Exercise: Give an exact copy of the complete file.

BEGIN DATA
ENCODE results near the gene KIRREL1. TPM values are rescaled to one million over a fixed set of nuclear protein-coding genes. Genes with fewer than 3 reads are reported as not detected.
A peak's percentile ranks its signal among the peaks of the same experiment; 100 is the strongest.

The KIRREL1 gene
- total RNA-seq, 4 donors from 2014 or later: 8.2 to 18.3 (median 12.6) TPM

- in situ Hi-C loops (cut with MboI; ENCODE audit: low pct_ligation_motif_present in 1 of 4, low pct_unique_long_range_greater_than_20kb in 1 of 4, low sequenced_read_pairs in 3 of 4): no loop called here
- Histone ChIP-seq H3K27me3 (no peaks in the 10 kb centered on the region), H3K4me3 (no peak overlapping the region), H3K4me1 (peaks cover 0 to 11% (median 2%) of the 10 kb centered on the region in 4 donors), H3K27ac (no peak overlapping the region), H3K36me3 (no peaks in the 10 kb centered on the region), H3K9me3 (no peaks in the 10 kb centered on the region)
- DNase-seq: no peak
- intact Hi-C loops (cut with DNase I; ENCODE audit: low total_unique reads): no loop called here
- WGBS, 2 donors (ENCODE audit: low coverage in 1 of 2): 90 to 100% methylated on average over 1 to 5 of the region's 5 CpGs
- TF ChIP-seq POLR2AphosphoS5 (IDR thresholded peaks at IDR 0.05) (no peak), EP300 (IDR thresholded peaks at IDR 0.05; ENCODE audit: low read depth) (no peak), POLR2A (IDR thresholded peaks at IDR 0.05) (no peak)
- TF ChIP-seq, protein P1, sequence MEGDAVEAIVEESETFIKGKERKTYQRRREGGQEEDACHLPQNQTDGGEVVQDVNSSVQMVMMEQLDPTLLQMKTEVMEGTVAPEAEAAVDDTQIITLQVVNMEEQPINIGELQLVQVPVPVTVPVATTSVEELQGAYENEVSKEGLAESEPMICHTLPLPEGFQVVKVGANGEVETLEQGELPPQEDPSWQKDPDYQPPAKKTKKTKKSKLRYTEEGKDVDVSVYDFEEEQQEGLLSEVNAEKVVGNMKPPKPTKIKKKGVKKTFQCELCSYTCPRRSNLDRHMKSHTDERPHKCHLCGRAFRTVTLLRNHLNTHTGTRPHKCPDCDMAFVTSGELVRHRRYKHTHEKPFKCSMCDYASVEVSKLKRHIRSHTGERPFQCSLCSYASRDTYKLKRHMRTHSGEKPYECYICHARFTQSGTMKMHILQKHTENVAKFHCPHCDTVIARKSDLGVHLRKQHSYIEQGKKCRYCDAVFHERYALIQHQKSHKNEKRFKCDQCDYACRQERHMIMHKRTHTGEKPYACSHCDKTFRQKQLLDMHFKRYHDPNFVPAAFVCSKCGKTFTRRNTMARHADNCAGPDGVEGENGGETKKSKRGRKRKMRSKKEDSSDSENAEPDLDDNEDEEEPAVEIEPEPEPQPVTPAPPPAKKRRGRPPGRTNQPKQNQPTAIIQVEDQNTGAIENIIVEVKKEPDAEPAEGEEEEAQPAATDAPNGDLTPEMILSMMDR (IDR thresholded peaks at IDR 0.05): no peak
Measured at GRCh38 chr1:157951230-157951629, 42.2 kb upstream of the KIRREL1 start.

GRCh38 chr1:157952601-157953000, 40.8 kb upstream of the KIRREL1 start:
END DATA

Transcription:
ENCODE results near the gene KIRREL1. TPM values are rescaled to one million over a fixed set of nuclear protein-coding genes. Genes with fewer than 3 reads are reported as not detected.
A peak's percentile ranks its signal among the peaks of the same experiment; 100 is the strongest.

The KIRREL1 gene
- total RNA-seq, 4 donors from 2014 or later: 8.2 to 18.3 (median 12.6) TPM

- in situ Hi-C loops (cut with MboI; ENCODE audit: low pct_ligation_motif_present in 1 of 4, low pct_unique_long_range_greater_than_20kb in 1 of 4, low sequenced_read_pairs in 3 of 4): no loop called here
- Histone ChIP-seq H3K27me3 (no peaks in the 10 kb centered on the region), H3K4me3 (no peak overlapping the region), H3K4me1 (peaks cover 0 to 11% (median 2%) of the 10 kb centered on the region in 4 donors), H3K27ac (no peak overlapping the region), H3K36me3 (no peaks in the 10 kb centered on the region), H3K9me3 (no peaks in the 10 kb centered on the region)
- DNase-seq: no peak
- intact Hi-C loops (cut with DNase I; ENCODE audit: low total_unique reads): no loop called here
- WGBS, 2 donors (ENCODE audit: low coverage in 1 of 2): 90 to 100% methylated on average over 1 to 5 of the region's 5 CpGs
- TF ChIP-seq POLR2AphosphoS5 (IDR thresholded peaks at IDR 0.05) (no peak), EP300 (IDR thresholded peaks at IDR 0.05; ENCODE audit: low read depth) (no peak), POLR2A (IDR thresholded peaks at IDR 0.05) (no peak)
- TF ChIP-seq, protein P1, sequence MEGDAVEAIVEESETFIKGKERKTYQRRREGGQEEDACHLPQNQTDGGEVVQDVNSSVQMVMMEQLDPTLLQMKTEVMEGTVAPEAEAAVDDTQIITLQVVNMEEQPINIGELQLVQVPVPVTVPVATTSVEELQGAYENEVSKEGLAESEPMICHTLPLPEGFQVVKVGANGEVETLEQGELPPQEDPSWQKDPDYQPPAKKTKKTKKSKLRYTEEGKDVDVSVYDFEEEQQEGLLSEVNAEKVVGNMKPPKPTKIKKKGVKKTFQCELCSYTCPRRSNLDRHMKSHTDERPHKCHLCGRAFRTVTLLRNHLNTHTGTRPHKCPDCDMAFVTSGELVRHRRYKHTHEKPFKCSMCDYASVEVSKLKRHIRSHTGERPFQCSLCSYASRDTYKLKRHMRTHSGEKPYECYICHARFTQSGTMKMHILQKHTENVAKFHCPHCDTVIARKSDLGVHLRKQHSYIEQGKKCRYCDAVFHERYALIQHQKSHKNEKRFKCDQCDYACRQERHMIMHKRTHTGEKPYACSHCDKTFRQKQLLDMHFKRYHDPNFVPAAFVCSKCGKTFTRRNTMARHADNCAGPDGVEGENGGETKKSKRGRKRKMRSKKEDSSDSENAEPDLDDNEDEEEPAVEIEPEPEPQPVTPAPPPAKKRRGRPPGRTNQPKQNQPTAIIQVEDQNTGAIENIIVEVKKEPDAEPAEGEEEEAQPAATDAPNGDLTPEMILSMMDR (IDR thresholded peaks at IDR 0.05): no peak
Measured at GRCh38 chr1:157951230-157951629, 42.2 kb upstream of the KIRREL1 start.

GRCh38 chr1:157952601-157953000, 40.8 kb upstream of the KIRREL1 start: